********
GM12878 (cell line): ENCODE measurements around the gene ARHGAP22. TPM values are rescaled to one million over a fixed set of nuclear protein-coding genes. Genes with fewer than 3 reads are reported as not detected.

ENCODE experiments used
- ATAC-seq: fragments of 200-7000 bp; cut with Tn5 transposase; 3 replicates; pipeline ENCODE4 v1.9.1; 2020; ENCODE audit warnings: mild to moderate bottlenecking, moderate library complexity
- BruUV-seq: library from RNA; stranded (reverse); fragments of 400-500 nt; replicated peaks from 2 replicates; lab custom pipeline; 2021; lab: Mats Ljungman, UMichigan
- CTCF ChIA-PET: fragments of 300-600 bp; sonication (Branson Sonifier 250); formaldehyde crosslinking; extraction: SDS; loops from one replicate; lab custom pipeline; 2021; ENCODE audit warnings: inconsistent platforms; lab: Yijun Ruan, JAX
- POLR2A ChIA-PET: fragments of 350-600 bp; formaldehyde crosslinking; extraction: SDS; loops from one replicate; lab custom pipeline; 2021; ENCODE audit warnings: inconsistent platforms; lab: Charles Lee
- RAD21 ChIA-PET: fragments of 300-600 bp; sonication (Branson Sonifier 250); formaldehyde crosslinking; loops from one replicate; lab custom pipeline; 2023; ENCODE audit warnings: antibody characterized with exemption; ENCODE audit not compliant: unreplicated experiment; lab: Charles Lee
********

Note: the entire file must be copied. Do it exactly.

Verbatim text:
GM12878 (cell line): ENCODE measurements around the gene ARHGAP22. TPM values are rescaled to one million over a fixed set of nuclear protein-coding genes. Genes with fewer than 3 reads are reported as not detected.

ENCODE experiments used
- ATAC-seq: fragments of 200-7000 bp; cut with Tn5 transposase; 3 replicates; pipeline ENCODE4 v1.9.1; 2020; ENCODE audit warnings: mild to moderate bottlenecking, moderate library complexity
- BruUV-seq: library from RNA; stranded (reverse); fragments of 400-500 nt; replicated peaks from 2 replicates; lab custom pipeline; 2021; lab: Mats Ljungman, UMichigan
- CTCF ChIA-PET: fragments of 300-600 bp; sonication (Branson Sonifier 250); formaldehyde crosslinking; extraction: SDS; loops from one replicate; lab custom pipeline; 2021; ENCODE audit warnings: inconsistent platforms; lab: Yijun Ruan, JAX
- POLR2A ChIA-PET: fragments of 350-600 bp; formaldehyde crosslinking; extraction: SDS; loops from one replicate; lab custom pipeline; 2021; ENCODE audit warnings: inconsistent platforms; lab: Charles Lee
- RAD21 ChIA-PET: fragments of 300-600 bp; sonication (Branson Sonifier 250); formaldehyde crosslinking; loops from one replicate; lab custom pipeline; 2023; ENCODE audit warnings: antibody characterized with exemption; ENCODE audit not compliant: unreplicated experiment; lab: Charles Lee